We briefly touched upon cybersecurity metrics and how they allow you to monitor the performance of a cybersecurity program and provide insights into the same; however, a common misconception is that these metrics are only technical. As we saw from the 5 C’s, a cybersecurity program is more than just technical controls, and metrics must reflect the same.
They can broadly be categorized into the following categories.
- Operational: These metrics track operational and tactical activities such as the status of a vulnerability management program, incident response times, etc. CISOs can ascertain whether day-to-day security tasks are optimized by tracking these tactical metrics.
- Strategic: These metrics are high-level and focus on whether the cybersecurity program’s overall strategic aspects work (for example, the cybersecurity budget consumption or the number of locations covered within the scope of a certification like ISO 27001). By tracking these metrics, the CISO and the board are able to make longer-term decisions on cybersecurity projects.
- Compliance metrics: As the name implies, compliance metrics focus on how well compliance-related initiatives perform (for instance, the number of assets compliant with the PCI DSS requirements or how many systems are out of compliance). These are essential for tracking your environment’s potential risks of non-compliance with industry regulations.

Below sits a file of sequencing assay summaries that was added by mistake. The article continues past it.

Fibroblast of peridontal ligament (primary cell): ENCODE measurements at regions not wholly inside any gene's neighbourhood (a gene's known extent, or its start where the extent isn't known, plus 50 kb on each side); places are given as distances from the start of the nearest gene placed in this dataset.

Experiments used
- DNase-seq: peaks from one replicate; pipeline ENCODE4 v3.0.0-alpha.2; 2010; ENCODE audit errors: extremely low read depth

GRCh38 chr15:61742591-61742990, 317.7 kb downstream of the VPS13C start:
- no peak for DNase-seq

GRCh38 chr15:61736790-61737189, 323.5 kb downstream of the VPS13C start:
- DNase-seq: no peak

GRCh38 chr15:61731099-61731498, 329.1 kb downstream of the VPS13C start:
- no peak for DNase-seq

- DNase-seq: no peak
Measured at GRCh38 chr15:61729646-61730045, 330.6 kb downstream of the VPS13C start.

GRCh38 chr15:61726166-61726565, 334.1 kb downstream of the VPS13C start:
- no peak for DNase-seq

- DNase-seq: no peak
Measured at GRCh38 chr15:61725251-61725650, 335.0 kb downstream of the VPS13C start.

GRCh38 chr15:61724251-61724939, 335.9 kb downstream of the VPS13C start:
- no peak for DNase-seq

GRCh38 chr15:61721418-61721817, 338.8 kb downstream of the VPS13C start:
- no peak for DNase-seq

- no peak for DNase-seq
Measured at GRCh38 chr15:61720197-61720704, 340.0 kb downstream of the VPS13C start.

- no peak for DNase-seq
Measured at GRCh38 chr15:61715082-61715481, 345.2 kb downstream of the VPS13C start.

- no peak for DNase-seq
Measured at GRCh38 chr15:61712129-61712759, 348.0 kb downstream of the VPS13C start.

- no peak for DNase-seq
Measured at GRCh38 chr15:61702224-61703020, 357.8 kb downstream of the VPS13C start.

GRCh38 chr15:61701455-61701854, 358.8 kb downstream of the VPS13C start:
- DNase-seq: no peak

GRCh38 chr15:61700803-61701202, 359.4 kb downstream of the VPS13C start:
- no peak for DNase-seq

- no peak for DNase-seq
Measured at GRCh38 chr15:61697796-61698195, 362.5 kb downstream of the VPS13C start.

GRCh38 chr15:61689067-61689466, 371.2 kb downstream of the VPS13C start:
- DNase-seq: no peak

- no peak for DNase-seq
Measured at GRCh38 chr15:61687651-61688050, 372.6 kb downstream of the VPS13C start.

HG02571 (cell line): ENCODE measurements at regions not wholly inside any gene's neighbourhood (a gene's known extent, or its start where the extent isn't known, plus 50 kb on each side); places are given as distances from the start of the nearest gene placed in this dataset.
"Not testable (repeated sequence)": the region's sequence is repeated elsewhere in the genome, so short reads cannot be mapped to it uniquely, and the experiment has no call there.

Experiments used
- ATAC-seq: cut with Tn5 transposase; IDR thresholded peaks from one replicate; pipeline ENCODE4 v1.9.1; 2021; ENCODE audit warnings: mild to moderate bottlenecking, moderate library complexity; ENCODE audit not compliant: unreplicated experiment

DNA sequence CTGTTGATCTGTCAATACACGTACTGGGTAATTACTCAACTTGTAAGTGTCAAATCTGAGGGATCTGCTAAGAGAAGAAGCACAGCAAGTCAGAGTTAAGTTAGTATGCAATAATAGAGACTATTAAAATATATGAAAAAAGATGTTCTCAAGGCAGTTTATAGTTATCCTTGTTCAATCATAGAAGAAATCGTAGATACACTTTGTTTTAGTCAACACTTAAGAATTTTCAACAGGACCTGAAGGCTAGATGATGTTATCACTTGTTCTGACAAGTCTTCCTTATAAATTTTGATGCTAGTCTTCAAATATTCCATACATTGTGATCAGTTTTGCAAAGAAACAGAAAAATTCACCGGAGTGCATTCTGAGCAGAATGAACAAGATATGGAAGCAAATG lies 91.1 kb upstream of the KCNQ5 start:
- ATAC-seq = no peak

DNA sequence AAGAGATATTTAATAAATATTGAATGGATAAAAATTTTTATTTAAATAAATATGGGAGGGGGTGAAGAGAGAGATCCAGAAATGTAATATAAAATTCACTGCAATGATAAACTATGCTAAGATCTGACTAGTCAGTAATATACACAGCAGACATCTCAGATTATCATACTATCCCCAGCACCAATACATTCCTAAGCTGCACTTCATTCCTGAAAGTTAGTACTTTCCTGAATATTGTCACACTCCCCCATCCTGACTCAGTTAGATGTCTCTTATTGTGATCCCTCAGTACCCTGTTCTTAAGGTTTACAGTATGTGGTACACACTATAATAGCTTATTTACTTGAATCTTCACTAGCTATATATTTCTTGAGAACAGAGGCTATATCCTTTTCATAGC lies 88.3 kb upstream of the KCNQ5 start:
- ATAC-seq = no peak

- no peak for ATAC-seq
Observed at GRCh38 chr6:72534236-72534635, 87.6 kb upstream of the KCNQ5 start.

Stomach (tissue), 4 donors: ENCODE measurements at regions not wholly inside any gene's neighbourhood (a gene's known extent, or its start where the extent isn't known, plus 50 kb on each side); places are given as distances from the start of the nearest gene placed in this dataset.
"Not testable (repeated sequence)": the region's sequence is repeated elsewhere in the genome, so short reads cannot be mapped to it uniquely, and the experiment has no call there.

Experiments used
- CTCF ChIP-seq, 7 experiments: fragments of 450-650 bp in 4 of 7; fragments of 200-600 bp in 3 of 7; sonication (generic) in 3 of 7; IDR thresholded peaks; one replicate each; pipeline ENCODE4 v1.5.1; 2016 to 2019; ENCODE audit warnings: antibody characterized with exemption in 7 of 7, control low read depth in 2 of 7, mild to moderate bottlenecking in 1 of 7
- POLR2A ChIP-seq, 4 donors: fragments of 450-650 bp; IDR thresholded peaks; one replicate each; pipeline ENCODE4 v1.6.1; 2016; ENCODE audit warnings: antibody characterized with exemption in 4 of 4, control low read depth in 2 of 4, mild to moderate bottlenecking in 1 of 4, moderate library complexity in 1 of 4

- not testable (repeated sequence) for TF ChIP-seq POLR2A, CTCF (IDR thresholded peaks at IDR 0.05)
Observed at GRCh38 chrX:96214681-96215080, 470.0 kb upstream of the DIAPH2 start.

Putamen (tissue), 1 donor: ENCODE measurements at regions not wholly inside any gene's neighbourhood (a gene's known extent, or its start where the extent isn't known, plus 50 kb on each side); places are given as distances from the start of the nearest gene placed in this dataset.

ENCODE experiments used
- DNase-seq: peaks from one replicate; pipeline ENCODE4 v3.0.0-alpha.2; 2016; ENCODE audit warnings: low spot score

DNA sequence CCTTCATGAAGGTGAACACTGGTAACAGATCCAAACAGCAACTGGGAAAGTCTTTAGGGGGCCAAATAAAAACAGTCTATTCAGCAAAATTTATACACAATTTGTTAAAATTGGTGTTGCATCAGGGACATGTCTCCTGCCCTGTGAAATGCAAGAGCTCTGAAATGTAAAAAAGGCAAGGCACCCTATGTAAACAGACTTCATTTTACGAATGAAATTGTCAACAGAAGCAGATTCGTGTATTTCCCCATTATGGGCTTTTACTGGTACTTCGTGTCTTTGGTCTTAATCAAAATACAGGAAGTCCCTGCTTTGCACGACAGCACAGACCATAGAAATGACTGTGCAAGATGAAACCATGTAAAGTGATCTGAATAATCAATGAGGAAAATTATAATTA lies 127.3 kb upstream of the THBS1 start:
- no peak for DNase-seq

Metrics can also fall into Key Performance Indicators (KPIs) or Key Risk Indicators (KRIs) within cybersecurity. KPI metrics focus more on performance and inform the CISO if the cybersecurity program meets its goals. An example A KPI metrics would be the number of employees that have been trained or the number of incidents that are happening. On the other hand, KRI informs the CISO about the potential risk of cybersecurity attacks and incidents such as the number of unpatched vulnerabilities or the number of open findings from a security penetration test.
What makes a good cybersecurity metric
Good security metrics must have certain attributes to provide value; otherwise, we would waste time in tracking a measure that provides no indication about how good our cybersecurity posture is. Some of the features of a good cybersecurity metric are:
- Relevancy: The metric pertains to your company’s business model and technical profile. A company with no online presence tracking DDOS attacks regularly might not be relevant and provide no value.
- Quantifiable: Being quantifiable makes it easier to identify and analyze if a metric is performing or not. For example, the time taken to respond to an incident can be tracked in hours or days, showing whether the improvement is happening over time.
- Simple: Contrary to popular belief, metrics do not have to be complex or too technical. The simpler the metric, the easier it will be to communicate to a broader audience of stakeholders and get further buy-in into the cybersecurity program.